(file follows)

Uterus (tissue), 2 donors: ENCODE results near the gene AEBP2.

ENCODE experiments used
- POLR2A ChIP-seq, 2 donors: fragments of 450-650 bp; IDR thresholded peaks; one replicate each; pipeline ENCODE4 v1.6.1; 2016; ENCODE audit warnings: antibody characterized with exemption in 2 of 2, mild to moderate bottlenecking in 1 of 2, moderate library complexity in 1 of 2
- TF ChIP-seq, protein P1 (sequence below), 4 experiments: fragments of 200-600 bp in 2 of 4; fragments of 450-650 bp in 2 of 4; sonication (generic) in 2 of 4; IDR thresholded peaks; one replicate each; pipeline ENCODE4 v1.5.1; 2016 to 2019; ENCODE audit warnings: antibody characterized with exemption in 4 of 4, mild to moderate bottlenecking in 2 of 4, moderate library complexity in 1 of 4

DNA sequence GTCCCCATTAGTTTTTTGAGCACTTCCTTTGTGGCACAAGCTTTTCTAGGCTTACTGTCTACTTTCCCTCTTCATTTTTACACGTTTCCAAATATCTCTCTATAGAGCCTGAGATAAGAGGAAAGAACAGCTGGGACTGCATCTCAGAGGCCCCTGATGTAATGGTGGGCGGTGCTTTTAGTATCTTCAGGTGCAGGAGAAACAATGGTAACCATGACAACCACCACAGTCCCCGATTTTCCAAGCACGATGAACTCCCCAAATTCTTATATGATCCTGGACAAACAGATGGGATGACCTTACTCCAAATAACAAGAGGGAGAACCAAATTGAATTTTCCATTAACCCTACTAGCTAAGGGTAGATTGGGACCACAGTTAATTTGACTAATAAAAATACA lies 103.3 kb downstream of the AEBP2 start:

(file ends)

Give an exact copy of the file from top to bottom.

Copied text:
Uterus (tissue), 2 donors: ENCODE results near the gene AEBP2.

ENCODE experiments used
- POLR2A ChIP-seq, 2 donors: fragments of 450-650 bp; IDR thresholded peaks; one replicate each; pipeline ENCODE4 v1.6.1; 2016; ENCODE audit warnings: antibody characterized with exemption in 2 of 2, mild to moderate bottlenecking in 1 of 2, moderate library complexity in 1 of 2
- TF ChIP-seq, protein P1 (sequence below), 4 experiments: fragments of 200-600 bp in 2 of 4; fragments of 450-650 bp in 2 of 4; sonication (generic) in 2 of 4; IDR thresholded peaks; one replicate each; pipeline ENCODE4 v1.5.1; 2016 to 2019; ENCODE audit warnings: antibody characterized with exemption in 4 of 4, mild to moderate bottlenecking in 2 of 4, moderate library complexity in 1 of 4

DNA sequence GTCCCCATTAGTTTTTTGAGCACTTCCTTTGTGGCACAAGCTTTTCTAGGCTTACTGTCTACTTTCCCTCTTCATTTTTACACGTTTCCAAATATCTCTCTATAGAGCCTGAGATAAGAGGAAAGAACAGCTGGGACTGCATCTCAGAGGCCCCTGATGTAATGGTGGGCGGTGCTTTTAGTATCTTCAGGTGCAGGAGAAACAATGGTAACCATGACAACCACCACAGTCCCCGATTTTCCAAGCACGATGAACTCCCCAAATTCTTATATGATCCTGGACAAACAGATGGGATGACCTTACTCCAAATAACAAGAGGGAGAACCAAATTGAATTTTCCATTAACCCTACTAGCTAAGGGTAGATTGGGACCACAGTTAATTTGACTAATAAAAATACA lies 103.3 kb downstream of the AEBP2 start: